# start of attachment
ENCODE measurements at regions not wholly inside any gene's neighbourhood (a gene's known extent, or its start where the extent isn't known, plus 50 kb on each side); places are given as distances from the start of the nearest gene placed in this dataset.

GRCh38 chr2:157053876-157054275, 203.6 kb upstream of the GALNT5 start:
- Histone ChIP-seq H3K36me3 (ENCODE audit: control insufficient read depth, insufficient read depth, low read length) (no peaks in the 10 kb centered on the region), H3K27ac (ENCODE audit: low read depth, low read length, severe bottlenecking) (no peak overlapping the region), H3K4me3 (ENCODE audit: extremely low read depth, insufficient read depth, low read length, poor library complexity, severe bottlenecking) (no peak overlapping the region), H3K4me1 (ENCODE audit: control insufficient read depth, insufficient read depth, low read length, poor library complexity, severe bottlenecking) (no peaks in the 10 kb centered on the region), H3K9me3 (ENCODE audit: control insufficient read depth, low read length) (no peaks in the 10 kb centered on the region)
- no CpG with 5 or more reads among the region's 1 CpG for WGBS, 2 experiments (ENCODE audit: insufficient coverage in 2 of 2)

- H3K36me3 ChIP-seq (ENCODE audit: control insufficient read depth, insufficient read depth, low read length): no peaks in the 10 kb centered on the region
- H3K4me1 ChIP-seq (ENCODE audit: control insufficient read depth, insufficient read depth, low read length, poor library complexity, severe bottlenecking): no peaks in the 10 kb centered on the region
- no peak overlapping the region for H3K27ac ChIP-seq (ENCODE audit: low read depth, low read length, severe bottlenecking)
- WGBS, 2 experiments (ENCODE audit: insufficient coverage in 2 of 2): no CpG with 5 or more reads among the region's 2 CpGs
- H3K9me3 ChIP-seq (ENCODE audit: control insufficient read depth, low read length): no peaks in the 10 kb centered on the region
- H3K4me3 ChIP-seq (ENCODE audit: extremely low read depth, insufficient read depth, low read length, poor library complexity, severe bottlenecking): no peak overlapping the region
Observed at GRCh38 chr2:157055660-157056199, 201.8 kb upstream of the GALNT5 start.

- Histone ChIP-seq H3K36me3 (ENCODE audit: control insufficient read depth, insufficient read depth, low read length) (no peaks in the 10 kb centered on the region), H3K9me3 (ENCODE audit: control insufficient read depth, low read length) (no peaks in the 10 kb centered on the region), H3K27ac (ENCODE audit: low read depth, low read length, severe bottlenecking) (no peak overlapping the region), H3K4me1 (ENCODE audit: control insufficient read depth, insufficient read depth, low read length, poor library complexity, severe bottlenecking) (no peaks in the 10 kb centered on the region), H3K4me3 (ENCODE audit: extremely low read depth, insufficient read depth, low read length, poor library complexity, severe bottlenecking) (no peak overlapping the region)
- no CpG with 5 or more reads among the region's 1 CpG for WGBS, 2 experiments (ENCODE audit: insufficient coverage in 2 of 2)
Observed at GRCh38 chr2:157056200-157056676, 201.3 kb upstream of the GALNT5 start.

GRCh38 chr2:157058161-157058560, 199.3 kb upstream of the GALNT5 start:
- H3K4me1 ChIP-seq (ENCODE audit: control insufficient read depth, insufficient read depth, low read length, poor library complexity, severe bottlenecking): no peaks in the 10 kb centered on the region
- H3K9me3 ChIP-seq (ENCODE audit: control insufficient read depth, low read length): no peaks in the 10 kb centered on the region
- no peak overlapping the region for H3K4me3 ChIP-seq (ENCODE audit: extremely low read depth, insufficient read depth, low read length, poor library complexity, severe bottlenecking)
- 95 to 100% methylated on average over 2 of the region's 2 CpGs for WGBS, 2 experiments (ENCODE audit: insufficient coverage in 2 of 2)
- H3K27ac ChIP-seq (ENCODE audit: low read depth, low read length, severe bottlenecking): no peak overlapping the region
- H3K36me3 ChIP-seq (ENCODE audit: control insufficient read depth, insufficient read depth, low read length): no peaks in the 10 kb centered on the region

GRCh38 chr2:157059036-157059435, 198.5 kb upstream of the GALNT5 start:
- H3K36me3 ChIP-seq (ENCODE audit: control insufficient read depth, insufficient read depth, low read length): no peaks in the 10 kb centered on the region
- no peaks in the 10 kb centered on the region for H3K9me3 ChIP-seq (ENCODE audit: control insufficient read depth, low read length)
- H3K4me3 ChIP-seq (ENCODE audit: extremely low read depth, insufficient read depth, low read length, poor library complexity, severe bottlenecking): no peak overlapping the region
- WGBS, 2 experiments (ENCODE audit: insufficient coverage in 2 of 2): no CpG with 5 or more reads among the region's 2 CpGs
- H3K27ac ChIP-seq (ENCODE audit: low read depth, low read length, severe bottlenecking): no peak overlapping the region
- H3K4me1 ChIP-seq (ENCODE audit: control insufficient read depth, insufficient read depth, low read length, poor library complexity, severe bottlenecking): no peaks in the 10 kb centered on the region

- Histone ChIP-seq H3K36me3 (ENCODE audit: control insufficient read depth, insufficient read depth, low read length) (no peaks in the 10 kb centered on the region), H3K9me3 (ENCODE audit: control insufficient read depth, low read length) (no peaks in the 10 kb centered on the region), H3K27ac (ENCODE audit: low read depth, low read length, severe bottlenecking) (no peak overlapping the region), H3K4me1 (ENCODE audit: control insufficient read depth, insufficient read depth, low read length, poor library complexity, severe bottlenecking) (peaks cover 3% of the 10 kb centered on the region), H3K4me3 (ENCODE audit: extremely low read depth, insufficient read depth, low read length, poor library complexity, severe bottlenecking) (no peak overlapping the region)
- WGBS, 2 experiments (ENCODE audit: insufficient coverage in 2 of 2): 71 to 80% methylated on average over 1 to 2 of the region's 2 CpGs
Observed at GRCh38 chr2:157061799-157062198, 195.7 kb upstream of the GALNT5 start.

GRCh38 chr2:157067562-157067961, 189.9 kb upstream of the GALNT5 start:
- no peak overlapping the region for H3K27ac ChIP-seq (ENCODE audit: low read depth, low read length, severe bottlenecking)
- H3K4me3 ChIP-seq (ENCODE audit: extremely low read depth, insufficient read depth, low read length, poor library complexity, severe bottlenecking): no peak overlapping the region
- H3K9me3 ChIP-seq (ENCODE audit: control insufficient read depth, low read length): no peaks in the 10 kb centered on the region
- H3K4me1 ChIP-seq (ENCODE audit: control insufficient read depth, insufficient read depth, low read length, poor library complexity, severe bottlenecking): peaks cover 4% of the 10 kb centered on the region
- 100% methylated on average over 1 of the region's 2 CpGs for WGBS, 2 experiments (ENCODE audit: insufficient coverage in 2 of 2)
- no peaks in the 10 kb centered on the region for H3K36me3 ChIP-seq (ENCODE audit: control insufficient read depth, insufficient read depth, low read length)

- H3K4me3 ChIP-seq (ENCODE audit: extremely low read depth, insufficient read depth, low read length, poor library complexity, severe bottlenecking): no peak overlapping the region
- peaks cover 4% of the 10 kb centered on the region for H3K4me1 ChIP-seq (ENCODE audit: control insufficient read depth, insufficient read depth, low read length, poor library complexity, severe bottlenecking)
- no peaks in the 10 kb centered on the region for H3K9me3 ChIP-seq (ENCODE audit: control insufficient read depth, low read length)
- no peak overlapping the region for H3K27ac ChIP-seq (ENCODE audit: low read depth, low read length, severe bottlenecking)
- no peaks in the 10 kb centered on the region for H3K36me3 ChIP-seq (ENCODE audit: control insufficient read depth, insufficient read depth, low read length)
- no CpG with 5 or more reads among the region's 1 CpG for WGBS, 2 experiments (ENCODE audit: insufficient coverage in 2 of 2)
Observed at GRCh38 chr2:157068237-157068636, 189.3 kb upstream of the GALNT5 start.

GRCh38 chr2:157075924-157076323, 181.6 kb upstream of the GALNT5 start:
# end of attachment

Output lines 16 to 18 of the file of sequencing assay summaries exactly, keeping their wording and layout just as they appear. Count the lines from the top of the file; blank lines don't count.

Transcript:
- H3K4me1 ChIP-seq (ENCODE audit: control insufficient read depth, insufficient read depth, low read length, poor library complexity, severe bottlenecking): no peaks in the 10 kb centered on the region
- H3K9me3 ChIP-seq (ENCODE audit: control insufficient read depth, low read length): no peaks in the 10 kb centered on the region
- no peak overlapping the region for H3K4me3 ChIP-seq (ENCODE audit: extremely low read depth, insufficient read depth, low read length, poor library complexity, severe bottlenecking)